Nextcloud is an open source software package providing remote file sharing services. It is similar to Dropbox. But with Nextcloud, you retain ownership, security and control of the shared data. This procedure describes how to build a working Nexcloud service using just 3 commands.
Note: If you would rather do the installation manually, step-by-step, without the help of a script, please see my previous article “Simple Nextcloud Installation on Raspberry Pi“. It explains how to do the installation in detail, and provides more background information on Nextcloud. Both procedures achieve the same overall result, however. Continue reading →
SSH allows secure connections from one host to another. All traffic is encrypted. Authentication is usually by means of a key pair, where the private key resides on your local machine, and the public key is imported to the remote system. SSH keys have become particularly important for cloud computing, where users need to access cloud servers over a potentially hostile Internet.
Sometimes, the requirement is to access one system via another. You “hop” through the first system to reach the second. The following article shows how to do that, in a secure way, without having to place a private SSH key onto the middle system. Continue reading →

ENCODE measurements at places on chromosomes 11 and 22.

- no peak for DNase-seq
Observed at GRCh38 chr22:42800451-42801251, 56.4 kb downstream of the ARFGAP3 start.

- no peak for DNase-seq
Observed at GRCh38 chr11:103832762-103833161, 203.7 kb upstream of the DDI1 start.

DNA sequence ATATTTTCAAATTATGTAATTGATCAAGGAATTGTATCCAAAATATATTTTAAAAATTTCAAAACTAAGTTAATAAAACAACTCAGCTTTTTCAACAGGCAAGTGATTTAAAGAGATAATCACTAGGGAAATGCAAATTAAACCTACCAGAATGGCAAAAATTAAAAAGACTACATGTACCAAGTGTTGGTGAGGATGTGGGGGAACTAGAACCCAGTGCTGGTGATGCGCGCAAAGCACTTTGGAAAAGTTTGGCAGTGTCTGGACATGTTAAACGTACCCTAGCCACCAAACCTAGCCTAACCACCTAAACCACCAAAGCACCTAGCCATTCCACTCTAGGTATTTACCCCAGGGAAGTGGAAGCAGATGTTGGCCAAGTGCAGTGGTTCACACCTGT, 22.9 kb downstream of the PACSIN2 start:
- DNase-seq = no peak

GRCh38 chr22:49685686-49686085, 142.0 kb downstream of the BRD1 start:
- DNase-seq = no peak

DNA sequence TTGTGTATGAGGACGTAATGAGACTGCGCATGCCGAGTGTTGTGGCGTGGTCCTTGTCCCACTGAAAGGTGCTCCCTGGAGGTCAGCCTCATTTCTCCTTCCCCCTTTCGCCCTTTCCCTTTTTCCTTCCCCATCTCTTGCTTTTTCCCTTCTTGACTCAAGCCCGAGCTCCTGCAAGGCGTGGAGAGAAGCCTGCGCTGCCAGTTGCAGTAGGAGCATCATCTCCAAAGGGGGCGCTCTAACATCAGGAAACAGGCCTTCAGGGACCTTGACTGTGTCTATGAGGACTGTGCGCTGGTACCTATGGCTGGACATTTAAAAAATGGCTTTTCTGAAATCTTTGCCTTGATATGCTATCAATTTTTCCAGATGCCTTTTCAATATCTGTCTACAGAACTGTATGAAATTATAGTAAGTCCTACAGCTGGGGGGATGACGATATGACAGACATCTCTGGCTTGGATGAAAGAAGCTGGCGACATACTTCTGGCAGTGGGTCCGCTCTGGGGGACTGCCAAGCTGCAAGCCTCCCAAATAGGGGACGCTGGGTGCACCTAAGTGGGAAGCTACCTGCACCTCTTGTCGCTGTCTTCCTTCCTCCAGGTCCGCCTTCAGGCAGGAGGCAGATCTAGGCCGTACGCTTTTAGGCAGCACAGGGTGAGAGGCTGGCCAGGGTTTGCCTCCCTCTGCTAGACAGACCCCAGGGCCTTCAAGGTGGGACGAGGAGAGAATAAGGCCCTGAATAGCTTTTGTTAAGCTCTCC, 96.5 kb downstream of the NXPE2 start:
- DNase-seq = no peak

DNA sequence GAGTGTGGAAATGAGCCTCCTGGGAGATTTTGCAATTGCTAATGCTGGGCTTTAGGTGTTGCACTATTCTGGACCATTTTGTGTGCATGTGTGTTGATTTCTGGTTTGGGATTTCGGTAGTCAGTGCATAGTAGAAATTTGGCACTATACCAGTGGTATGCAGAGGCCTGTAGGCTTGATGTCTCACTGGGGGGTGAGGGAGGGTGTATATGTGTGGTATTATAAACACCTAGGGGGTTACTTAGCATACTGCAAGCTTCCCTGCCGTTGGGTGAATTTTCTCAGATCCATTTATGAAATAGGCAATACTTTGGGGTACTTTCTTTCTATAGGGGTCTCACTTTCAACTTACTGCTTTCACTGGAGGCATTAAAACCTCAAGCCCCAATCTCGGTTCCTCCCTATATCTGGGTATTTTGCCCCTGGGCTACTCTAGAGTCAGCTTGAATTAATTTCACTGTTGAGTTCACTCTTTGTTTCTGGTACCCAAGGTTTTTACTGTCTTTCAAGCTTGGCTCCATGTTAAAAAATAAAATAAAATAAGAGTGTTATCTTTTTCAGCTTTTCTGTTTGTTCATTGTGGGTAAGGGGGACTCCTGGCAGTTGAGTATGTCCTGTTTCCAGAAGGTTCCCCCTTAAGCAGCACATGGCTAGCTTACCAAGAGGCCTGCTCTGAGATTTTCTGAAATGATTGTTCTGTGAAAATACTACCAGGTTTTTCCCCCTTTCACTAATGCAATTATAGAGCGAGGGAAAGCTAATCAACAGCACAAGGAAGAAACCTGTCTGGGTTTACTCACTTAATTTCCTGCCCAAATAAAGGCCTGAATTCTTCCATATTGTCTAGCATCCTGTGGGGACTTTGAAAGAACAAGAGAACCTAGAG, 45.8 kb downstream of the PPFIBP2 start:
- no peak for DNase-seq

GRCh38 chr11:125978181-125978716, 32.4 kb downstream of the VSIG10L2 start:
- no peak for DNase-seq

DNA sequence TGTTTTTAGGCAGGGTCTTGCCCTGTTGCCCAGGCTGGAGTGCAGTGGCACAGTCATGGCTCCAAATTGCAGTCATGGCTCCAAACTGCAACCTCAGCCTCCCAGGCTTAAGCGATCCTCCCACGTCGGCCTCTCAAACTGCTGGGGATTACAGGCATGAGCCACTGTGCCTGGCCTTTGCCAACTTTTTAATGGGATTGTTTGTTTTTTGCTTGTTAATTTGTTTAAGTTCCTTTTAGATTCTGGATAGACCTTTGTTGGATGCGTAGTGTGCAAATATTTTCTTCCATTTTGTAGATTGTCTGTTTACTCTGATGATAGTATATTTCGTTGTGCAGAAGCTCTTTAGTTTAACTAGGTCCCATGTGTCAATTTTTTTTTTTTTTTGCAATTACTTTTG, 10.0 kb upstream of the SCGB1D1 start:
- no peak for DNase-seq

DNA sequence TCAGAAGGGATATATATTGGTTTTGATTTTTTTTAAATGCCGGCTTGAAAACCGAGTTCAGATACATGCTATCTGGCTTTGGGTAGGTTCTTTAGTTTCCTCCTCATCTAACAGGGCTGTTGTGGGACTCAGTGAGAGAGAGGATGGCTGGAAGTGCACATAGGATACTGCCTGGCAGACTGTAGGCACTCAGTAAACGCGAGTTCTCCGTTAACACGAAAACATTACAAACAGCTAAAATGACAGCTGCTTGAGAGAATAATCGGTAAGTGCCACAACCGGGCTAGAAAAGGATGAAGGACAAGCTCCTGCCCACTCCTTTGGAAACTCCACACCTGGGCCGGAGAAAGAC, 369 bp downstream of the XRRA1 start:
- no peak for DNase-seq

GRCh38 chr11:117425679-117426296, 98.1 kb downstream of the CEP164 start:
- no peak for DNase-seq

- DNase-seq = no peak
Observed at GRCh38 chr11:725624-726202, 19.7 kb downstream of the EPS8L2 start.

Bitbucket is a paid-for version of Github. Along with Jira and Confluence, it forms the Atlassian framework, a suite of devops tools in widespread use.
Using the Bitbucket web interface, a repository can easily be renamed. However, this causes a change in the URL, which breaks the link from existing clones of the repo. They can be deleted and re-cloned, or renamed. This post explains how to do the rename. Continue reading →
Iptables is the name of the firewall built into the Linux kernel. It is also the tool used for firewall configuration. This post explains how to use iptables with a range of IP addresses and/or ports. It could be used, for example, to allow SSH traffic from a number of systems. Or to open up a range of ports with a single firewall rule.
The Linux firewall (part of the Netfilter project) is important on Internet facing systems, “edge” servers and “jump” boxes. Particularly when they do not sit behind another protective network element such as a load balancer or discrete firewall. For example, standaline cloud instances that are not part of a protected VPC infrastructure. Continue reading →